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£823 million lost to work related ill-health and injury in transportation and storage industries

Blogs | 1st Dec 2022
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The Health and Safety Executive (HSE) has released its annual work-related health and safety statistics for Great Britain for 2021/2022. These show that the estimated economic cost of ill-health and injuries related to transportation and storage workplaces is £823 million.

According to the report, 1.8 million working people are suffering from a work-related illness. In transportation and storage, there are 49,000 work-related ill health cases. This represents around 3.1% of workers in the sector. However, this is lower than the rate for workers across all industries (3.5%).

For the first time, the statistics from the transportation and storage industry category has been subdivided. This will make it easier to see key statistics for specific sectors. Including warehousing, road haulage, and ports.

For instance, the latest report shows that those in warehousing and road haulage had among the lowest rates of work-related ill health in transportation and storage (2.7% and 2.6% respectively).

Mental health in the workplace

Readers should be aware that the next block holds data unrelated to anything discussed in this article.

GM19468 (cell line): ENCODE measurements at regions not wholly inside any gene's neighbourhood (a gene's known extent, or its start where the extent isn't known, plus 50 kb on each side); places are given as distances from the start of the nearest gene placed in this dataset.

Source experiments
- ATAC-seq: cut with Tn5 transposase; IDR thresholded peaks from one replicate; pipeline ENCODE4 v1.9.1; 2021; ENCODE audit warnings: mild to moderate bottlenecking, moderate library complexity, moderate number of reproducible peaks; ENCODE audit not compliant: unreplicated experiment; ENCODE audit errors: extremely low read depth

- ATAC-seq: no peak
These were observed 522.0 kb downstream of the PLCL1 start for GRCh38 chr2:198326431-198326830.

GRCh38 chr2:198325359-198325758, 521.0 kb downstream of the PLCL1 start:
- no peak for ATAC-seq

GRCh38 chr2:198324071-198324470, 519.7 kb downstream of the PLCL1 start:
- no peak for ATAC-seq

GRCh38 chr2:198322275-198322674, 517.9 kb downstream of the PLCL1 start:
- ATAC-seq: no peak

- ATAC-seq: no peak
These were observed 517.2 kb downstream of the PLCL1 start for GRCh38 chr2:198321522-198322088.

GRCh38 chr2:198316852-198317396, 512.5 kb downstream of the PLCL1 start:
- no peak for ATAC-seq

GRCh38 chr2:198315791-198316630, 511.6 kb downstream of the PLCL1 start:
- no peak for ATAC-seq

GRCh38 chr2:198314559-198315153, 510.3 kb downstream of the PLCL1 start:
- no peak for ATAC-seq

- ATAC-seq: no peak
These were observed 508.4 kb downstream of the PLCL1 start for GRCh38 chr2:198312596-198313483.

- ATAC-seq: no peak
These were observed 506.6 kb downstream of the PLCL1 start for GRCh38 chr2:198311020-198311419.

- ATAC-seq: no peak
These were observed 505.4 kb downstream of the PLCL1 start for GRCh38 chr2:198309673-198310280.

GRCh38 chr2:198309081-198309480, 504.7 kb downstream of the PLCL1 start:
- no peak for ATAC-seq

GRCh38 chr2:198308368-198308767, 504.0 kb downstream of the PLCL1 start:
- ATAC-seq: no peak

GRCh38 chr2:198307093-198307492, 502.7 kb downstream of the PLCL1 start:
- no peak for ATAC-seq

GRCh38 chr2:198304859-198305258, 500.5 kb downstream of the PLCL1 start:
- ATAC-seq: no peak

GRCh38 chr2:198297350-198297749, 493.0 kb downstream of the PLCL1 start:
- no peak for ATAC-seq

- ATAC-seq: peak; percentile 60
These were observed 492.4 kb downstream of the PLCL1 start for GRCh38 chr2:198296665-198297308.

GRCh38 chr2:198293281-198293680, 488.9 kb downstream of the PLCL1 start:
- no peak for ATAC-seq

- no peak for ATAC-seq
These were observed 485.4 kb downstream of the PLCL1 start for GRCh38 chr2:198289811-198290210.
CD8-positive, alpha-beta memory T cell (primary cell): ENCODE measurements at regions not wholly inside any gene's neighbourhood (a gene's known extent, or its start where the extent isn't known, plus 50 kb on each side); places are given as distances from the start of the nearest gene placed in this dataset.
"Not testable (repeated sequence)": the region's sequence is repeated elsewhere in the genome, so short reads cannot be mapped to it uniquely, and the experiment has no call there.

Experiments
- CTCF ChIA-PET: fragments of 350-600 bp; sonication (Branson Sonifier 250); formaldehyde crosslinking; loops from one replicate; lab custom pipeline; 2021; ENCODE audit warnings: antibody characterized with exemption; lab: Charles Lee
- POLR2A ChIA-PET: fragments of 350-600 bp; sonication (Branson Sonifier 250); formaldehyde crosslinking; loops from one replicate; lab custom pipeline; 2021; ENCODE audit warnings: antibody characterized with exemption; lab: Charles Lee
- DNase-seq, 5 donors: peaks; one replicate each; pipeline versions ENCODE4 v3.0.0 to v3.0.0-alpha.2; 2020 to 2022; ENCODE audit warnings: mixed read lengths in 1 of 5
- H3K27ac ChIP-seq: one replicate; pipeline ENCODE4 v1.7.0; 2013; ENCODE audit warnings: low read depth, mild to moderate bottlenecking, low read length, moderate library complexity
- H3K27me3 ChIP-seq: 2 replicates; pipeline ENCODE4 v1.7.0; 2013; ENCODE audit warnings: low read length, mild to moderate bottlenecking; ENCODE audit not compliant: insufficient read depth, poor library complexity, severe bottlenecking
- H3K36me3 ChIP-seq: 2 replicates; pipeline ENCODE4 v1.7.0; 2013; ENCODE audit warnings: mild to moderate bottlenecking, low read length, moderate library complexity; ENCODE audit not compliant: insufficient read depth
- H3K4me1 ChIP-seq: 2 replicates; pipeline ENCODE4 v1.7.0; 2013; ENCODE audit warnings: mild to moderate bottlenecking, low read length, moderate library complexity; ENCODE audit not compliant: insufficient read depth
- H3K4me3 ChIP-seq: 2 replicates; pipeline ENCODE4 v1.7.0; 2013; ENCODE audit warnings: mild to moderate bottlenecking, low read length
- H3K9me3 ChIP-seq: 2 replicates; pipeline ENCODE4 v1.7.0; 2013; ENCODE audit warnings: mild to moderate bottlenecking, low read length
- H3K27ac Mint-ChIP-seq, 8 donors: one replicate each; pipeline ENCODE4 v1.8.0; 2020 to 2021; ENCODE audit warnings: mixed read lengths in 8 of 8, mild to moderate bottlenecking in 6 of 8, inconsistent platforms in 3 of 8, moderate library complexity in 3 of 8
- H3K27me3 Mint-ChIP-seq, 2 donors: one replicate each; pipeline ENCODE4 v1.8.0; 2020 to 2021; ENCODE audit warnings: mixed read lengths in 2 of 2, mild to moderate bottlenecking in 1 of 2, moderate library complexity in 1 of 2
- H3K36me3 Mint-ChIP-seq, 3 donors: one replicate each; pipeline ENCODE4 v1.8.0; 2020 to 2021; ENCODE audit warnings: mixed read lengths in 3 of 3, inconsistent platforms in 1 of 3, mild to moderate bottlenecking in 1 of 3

In total, an estimated 17 million working days were lost due to work-related stress, depression, or anxiety in 2021/22. This is over half of all working days lost due to work-related ill health across all industries.

In transportation and storage, stress, depression, and anxiety are the leading causes of work-related ill health (41%). With an estimated 20,000 self-reported cases, the rate has increased from the previous period. Though this level (1% of workers in the sector) is still much lower than the all industry rate (1.6%).

However, overall, these figures are not statistically significantly different from the previous period, which included time affected by the coronavirus pandemic.

What can be done?

As an industry, we need to take mental health seriously. It has a significant impact on the individual, and on the business.

There are different ways employers can easily improve the way they manage this issue. For example, employers could consider appointing mental health first aiders.

In road transport, LGV Assessors can also play a helpful role in monitoring and addressing mental health concerns. Mental health (and other health topics) can also be covered during Driver CPC Periodic Training.

Musculoskeletal disorders still pain the sector

Across the whole British workforce, there are 477,000 workers suffering from a work-related musculoskeletal disorder.

In transportation and storage, musculoskeletal disorders (36%) are the second most prominent cause of ill health. Around 17,000 cases were reported. Around 1.4% of workers in road haulage and warehousing workers suffered from musculoskeletal disorders, significantly higher than the all industries rate (1.2%).

What can be done?

Risk assessments around any type of handling are key. But so is training in the correct practices around manual handling. Especially so for any worker who lifts, pushes, or pulls during their work. There are simple techniques that can be employed to minimise risk.